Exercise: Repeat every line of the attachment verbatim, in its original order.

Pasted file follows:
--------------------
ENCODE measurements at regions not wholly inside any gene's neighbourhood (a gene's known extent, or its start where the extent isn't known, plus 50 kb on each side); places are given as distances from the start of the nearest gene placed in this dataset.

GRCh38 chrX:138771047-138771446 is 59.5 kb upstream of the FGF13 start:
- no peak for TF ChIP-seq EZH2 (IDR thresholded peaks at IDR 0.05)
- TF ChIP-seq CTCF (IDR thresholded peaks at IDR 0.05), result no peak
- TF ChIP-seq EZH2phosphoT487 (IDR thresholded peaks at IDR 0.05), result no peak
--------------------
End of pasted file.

ENCODE measurements at regions not wholly inside any gene's neighbourhood (a gene's known extent, or its start where the extent isn't known, plus 50 kb on each side); places are given as distances from the start of the nearest gene placed in this dataset.

GRCh38 chrX:138771047-138771446 is 59.5 kb upstream of the FGF13 start:
- no peak for TF ChIP-seq EZH2 (IDR thresholded peaks at IDR 0.05)
- TF ChIP-seq CTCF (IDR thresholded peaks at IDR 0.05), result no peak
- TF ChIP-seq EZH2phosphoT487 (IDR thresholded peaks at IDR 0.05), result no peak